In today’s Bulldog wrapup of technology and life science news:

  • Red Hat expands its cloud offerings
  • New cholesterol lowering drugs hurt by prices
  • Airbnb updates its offerings
  • The EU vs. Google battle intensifies

The details:

  • Red Hat expands “cloud” play

Red Hat on Wednesday expanded its cloud offerings.

“Red Hat released today OpenStack Platform 8, providing users of its commercially supported cloud technology with new features and integrated cloud management capabilities. The OSP 8 release is also at the core of the new Dell Red Hat OpenStack Cloud Version 5.0 update debuting today, a co-engineered offering with a reference hardware architecture,” eWeek reports.

See the details at:

  • Breakthrough cholesterol drugs fizzle amid price pushback

When a powerful pair of cholesterol-lowering drugs first hit the market last summer, initial excitement in the medical community quickly turned to panic.

The new drugs promised to reduce artery-clogging cholesterol by nearly twice as much as older ones. But they came at an eye-popping price: more than $14,000 per year, compared with roughly $150 for the standard drugs.

Some experts predicted a doomsday scenario in which the two injectable drugs, Repatha and Praluent, would add a staggering $100 billion to the U.S. drug bill as doctors signed up millions of patients with elevated cholesterol. But then something unexpected happened: not much.

Caught between skeptical doctors and cost-conscious insurers, the drugs have barely sold. Sanofi reported a meager $10 million from Praluent in the last quarter, which it co-markets with Regeneron Pharmaceuticals. Amgen Inc. declined to break out Repatha sales.

Spending on pricey specialty drugs has doubled over the last five years to $150 billion, contributing 70 percent of the growth in U.S. medication spending since 2010, according to IMS Health. But the startlingly slow launch of Praluent and Repatha suggests insurers may have found their own formula for fighting back: proof-of-effectiveness requirements and rigorous paperwork that limits how many patients ultimately receive high-cost drugs. Experts see an escalating feud between drugmakers and insurers with little relief in sight.

“The companies think that their drug is going to save a lot of lives and payers tend to be skeptical of those claims — somewhere in the middle is the truth” says Professor Darius Lakdawalla of the University of Southern California.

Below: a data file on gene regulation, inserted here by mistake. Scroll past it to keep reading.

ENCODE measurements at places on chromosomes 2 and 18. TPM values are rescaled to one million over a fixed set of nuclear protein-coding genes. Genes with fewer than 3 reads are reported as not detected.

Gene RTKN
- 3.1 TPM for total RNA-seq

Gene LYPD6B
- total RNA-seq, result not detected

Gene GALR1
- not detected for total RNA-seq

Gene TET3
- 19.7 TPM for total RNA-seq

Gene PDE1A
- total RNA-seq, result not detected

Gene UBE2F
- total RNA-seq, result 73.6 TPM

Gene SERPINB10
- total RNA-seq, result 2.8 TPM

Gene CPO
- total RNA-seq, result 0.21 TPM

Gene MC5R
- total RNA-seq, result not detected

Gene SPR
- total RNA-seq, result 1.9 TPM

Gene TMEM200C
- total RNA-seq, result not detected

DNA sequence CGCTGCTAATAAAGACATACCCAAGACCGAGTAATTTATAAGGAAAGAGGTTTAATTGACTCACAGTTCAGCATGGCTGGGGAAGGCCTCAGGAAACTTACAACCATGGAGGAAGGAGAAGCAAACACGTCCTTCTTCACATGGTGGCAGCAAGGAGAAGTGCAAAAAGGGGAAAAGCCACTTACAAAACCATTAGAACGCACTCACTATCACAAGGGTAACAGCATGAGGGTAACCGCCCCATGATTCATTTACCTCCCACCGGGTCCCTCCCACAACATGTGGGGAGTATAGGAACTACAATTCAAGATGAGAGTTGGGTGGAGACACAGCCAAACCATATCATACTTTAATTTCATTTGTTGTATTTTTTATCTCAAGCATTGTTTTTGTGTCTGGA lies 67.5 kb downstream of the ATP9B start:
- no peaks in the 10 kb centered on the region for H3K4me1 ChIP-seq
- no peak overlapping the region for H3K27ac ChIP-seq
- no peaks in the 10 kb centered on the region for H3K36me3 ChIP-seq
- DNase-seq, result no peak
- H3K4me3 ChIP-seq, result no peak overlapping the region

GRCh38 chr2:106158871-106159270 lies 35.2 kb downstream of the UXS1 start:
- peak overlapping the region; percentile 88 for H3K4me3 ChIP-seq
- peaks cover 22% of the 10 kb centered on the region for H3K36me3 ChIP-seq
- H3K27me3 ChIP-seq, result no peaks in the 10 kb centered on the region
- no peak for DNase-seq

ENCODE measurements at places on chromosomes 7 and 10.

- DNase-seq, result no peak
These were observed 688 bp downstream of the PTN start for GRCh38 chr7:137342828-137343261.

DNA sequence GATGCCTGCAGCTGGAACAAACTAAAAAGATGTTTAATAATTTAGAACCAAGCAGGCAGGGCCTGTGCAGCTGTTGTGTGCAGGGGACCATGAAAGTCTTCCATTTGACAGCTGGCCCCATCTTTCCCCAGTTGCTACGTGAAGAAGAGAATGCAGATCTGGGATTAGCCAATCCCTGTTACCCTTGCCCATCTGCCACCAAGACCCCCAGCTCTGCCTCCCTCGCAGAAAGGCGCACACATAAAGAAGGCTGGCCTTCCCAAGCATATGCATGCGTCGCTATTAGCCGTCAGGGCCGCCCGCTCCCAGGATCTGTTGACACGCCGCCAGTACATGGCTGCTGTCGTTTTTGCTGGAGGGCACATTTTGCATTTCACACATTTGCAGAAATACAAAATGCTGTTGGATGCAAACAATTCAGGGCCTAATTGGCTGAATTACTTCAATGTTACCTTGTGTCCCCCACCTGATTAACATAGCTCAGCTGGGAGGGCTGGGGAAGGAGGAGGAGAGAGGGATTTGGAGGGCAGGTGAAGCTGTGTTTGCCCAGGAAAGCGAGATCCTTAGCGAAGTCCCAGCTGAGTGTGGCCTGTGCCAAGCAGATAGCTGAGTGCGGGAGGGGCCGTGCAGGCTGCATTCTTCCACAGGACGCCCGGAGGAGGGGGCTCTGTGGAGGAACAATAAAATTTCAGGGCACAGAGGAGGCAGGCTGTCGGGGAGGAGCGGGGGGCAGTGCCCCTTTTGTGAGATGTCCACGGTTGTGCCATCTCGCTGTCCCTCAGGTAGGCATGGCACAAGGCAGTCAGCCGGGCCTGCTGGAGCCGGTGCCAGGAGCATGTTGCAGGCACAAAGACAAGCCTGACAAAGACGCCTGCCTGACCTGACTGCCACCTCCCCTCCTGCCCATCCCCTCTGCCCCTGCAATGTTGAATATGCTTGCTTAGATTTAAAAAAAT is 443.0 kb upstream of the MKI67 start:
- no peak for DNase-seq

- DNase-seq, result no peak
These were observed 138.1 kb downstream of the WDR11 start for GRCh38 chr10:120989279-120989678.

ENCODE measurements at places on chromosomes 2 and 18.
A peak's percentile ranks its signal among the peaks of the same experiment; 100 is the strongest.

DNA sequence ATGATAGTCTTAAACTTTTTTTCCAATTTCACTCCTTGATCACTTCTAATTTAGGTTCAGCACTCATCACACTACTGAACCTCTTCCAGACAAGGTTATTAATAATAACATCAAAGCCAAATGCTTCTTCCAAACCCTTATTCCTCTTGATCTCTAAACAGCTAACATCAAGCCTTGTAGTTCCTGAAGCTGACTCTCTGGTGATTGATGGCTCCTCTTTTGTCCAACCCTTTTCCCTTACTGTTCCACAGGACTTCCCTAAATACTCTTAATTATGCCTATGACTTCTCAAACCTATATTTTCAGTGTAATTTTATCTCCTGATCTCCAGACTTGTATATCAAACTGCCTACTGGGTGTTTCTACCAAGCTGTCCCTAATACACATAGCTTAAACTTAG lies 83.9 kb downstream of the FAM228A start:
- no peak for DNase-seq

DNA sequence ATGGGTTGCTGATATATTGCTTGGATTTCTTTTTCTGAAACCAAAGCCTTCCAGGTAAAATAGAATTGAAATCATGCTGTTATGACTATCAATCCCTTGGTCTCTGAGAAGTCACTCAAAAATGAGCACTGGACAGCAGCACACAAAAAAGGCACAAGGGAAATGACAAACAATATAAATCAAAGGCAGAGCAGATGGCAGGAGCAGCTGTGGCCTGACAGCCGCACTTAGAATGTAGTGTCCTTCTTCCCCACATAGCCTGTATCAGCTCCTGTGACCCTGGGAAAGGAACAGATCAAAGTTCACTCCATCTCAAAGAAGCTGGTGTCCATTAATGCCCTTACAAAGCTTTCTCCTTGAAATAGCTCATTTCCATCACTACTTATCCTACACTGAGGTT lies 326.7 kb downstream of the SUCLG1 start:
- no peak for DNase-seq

Generally speaking, insurers only cover the costs of the new drugs for patients with extremely-high cholesterol caused by genetic disorders, or those with a history of heart problems and elevated cholesterol. The insurance paperwork can run several pages and often requires a detailed history of past treatments.

Caught in the middle of the coverage fight are patients who say they desperately need more options to control bad cholesterol, or LDL.

  • Airbnb adds new recommendations features

Airbnb is adding recommendations to its online accommodations service, building on its knowledge of travelers’ preferences, coupled with tips from locals.

The company, which lets out-of-town visitors find people renting out homes and rooms, says it wants to help travelers get off the beaten path by showing alternatives to well-known, often-crowded, attractions.

CEO Brian Chesky says Airbnb’s mobile apps will match travelers with hosts and neighborhoods based on their previous searches and bookings. It will also weigh their responses to questions about amenities or experiences they prefer.

The recommendations will let Airbnb show more listings outside the most-traveled neighborhoods, although visitors can still make their own selections.

Airbnb will also recommend activities, based on hosts’ tips, which Chesky says will help visitors see what it’s like to live in a city.

  • EU expands battle with Google with Android antitrust probe

The European Union is broadening its battle with Google, alleging that the technology giant rigs the global market for mobile apps by making its Androidoperating system give preferential treatment to its own products.

EU Antitrust Commissioner Margrethe Vestager said Wednesday that “Google’s behavior denies consumers a wider choice of mobile apps and services and stands in the way of innovation.”

The Android operating system is designed to feature Google’s search engine, maps, Gmail, YouTube video service and other products that give the company more opportunities to sell digital ads. Device makers don’t have to use Android as Google sets it up, but European regulators are looking into complaints that the company penalizes those that deviate from Google’s favored design.

Vestager kicked off what is likely to be a protracted legal battle with a so-called Statement of Objections accusing Google it uses its high market share to force its apps on customers. Vestager said Wednesday’s move in no way prejudges the outcome of its investigation.

“It is an interim step and not the end of the road,” said Vestager.